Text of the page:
Science has some bad news for men who still hold on to some outdated ideas about relationships.
I have discovered quite a bit about relationships—specifically what does and does not help them last. And here is the hard truth I’ve frequently encountered as a man: I am usually wrong.
That does not mean that I am wrong in all the personal arguments I’ve had with my girlfriend (although I usually have been wrong there, too). It means that my initial, typically-male ideas about relationships have mostly been wrong.
As an example, here are just three recent studies about relationships that teach something valuable that most men either don’t—or don’t want to—know.
1) Sorry, guys. But porn does not help your relationship.
Three studies in 2014 discussed by Psychology Today revealed something I have always suspected but obviously did not want to hear: generally speaking, porn hurts relationships.
While this is not true for every couple, the studies discovered that porn-free relationships had some surprisingly strong advantages over couples who regularly watched it, both alone and as a couple. The porn-free couples showed demonstrably lower levels of negative communication, more relationship commitment, lower infidelity and higher sexual satisfaction.
All three studies verified that watching porn in most couples isn’t the harmless thing many guys want to believe it is. And as much as I am sure there are numerous couples out there which go against these findings, I can say from personal experience that the absence of web voyeurism definitely improved and deepened my own relationship.
2. The argument that “women are just as guilty of domestic abuse as men” is a ridiculous myth.
Let me immediately make clear, this is not a study that has ever differed from my own point of view. In my own relationship book, I spent two very-emphatic chapters talking about both how sadly common—and incredibly destructive—physical and sexual abuse toward women is in relationships.
And for guys who have ever argued that women are guilty of this at a rate anywhere near their own gender: just stop. According to a US Department of Justice study covering domestic violence rates in relationships among couples from 1994 to 2010, women were four times more likely to be the victim of violence than their male partners.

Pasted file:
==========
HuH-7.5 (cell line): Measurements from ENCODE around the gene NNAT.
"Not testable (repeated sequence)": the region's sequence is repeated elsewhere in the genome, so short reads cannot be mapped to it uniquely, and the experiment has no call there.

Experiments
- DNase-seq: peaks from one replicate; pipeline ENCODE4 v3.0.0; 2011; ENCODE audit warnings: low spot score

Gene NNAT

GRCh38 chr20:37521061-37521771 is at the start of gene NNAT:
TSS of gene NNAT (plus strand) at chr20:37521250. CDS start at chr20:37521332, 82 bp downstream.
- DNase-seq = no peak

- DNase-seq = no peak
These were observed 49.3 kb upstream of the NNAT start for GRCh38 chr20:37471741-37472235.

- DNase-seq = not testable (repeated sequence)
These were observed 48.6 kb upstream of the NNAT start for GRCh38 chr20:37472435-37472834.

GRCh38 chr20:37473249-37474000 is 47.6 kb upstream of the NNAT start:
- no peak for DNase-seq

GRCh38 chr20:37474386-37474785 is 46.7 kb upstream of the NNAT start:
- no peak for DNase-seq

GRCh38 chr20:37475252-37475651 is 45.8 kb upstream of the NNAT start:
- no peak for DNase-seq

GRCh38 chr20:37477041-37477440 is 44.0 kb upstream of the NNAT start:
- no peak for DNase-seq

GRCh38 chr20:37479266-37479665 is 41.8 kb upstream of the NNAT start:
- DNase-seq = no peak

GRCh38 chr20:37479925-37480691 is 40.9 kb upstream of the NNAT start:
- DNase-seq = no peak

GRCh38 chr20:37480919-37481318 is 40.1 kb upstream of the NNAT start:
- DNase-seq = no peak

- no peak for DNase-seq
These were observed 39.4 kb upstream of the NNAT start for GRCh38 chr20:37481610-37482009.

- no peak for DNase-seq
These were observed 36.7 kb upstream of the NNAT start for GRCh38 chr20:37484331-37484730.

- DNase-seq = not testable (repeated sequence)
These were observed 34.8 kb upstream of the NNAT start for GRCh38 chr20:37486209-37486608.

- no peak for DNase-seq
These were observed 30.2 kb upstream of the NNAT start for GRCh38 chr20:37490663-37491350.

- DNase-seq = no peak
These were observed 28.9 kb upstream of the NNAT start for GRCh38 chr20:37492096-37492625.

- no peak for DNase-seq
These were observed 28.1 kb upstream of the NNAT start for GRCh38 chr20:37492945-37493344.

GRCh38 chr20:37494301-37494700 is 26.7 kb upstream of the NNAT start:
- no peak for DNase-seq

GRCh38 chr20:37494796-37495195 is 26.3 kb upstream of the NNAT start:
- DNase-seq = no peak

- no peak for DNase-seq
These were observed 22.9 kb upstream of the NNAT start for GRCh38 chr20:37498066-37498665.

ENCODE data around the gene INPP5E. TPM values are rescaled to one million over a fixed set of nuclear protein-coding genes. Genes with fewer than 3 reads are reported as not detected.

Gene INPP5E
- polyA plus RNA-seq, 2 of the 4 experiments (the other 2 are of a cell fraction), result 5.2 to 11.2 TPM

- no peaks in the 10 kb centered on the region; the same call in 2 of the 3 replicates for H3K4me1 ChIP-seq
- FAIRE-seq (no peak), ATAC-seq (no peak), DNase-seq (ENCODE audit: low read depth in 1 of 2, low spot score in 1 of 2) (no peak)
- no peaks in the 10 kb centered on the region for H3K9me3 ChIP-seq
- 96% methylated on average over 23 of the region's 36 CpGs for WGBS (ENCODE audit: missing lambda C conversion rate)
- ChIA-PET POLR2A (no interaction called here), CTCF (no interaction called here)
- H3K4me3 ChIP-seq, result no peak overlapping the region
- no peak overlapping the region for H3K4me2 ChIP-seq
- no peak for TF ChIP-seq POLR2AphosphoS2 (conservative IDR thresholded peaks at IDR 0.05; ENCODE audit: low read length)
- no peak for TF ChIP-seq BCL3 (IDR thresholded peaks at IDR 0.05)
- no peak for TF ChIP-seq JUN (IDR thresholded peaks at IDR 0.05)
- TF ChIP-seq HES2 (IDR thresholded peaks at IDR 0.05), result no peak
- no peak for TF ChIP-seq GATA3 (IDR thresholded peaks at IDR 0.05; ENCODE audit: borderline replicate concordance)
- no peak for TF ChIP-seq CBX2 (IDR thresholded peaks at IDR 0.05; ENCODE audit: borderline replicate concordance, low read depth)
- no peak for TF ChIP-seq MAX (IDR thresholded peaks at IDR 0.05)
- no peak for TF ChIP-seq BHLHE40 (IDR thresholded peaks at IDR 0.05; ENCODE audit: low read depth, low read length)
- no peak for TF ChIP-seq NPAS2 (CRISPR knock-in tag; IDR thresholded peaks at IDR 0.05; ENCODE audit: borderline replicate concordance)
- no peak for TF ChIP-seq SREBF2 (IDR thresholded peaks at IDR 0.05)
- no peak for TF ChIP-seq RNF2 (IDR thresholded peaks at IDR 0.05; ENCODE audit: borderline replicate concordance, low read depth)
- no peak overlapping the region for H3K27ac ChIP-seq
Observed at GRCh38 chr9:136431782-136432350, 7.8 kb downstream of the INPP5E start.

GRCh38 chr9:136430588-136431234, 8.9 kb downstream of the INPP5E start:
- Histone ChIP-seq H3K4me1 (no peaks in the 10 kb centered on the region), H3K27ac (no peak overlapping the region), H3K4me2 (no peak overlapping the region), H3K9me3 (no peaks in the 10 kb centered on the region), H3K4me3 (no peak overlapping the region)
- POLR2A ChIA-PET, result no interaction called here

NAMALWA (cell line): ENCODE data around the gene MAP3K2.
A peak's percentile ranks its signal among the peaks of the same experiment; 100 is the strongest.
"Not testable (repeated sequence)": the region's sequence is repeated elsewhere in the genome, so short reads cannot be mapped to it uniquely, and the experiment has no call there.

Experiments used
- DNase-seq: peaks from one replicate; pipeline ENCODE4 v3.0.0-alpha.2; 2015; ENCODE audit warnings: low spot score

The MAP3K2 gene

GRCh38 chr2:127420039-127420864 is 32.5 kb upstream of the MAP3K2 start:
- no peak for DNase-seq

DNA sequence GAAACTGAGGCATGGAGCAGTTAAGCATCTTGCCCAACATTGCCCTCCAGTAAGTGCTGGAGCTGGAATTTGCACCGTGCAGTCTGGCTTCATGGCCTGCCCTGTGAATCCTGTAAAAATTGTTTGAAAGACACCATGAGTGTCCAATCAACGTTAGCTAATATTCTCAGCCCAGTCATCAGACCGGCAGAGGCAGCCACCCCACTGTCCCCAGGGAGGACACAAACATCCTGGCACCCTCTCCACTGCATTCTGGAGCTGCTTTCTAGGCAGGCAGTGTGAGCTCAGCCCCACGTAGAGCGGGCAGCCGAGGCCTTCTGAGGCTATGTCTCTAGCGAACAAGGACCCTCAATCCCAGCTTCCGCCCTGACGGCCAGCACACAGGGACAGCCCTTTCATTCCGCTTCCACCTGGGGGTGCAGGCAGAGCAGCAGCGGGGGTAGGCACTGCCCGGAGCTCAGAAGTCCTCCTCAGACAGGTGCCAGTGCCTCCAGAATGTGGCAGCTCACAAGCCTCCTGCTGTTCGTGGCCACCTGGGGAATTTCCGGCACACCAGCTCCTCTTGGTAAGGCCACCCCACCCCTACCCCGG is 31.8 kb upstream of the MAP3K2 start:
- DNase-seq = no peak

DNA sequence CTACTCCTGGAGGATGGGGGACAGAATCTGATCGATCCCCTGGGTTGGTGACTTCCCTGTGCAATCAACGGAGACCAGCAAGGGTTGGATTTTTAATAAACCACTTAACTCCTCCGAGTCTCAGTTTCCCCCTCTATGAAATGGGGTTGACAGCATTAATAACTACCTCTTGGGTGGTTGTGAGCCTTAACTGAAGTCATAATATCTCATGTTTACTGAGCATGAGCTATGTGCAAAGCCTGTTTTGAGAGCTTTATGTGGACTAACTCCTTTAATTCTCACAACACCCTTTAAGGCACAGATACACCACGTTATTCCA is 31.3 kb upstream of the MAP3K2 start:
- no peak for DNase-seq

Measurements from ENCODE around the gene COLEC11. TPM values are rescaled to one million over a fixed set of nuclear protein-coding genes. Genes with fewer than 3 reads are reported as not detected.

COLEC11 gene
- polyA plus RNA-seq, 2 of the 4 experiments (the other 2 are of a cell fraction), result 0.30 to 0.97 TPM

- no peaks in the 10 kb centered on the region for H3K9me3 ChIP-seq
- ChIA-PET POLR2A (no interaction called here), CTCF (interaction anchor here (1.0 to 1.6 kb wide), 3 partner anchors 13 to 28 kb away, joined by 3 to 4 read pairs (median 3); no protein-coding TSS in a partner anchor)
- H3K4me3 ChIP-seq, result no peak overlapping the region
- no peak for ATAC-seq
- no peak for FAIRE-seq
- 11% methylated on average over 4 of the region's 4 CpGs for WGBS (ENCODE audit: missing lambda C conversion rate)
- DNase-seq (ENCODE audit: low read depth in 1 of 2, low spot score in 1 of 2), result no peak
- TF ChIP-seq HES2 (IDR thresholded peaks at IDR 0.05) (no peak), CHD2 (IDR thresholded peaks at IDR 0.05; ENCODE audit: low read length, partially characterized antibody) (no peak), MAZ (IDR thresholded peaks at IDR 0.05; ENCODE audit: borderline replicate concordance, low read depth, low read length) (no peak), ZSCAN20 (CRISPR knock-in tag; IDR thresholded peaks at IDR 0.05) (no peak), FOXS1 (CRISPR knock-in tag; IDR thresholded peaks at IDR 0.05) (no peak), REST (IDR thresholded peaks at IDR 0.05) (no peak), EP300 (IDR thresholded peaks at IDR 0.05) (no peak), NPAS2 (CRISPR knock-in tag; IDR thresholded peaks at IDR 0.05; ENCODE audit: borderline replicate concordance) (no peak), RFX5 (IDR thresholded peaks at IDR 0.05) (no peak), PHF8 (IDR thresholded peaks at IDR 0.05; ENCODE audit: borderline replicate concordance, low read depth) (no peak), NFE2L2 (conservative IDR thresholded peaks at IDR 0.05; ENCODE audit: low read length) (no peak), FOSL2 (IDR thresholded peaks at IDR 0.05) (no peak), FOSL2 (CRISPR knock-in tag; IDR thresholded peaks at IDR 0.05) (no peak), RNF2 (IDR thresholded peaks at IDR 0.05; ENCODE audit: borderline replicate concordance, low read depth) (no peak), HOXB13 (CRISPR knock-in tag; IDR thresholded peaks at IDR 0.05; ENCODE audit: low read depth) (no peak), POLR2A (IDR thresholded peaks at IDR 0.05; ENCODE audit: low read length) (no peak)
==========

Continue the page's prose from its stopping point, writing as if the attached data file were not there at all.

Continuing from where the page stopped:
Moreover, the CDC reported that 15% of women have been seriously injured (including physical abuse, sexual assault or both) by an intimate partner in their lifetime. The number for men? 4%.
3. For men, breaking up is ultimately harder to do.
After I was emotionally reeling from a break-up many years ago, a close guy friend of mine said to me, as if in utter disbelief: “what are you getting upset about? We’re guys. All we have to do to get over it is get back on the horse as quickly as possible.”
Back then, I foolishly followed his advice to try to get over my heartbreak by ignoring my inner voice and immediately restarting the dating life. What I discovered was that, while doing so may have stalled some of that hurt in the present moment, I hadn’t healed anything inside me by “getting back on the horse” (an incredibly dumb and demeaning metaphor, just to add).
Well, it turns out research has borne just how bad my friend’s advice was. A study by Binghamton University discovered that, while men experience less hurt immediately after a relationship breakup, they experience that hurt for a much longer period of time than women do. In fact, the study found that men were much more likely to never get over the “one who got away”.
So some advice to guys currently dealing with an emotional breakup: don’t listen to that "neanderthal" pal suggesting you can miraculously get better by quickly replacing the loved one you lost. Give yourself some time to deal with your hurt head-on, in the most healthy way that you can.
And don’t start dating again until you can honestly have a fresh start. You owe it to yourself, and you owe it equally to any potential new partner, too.*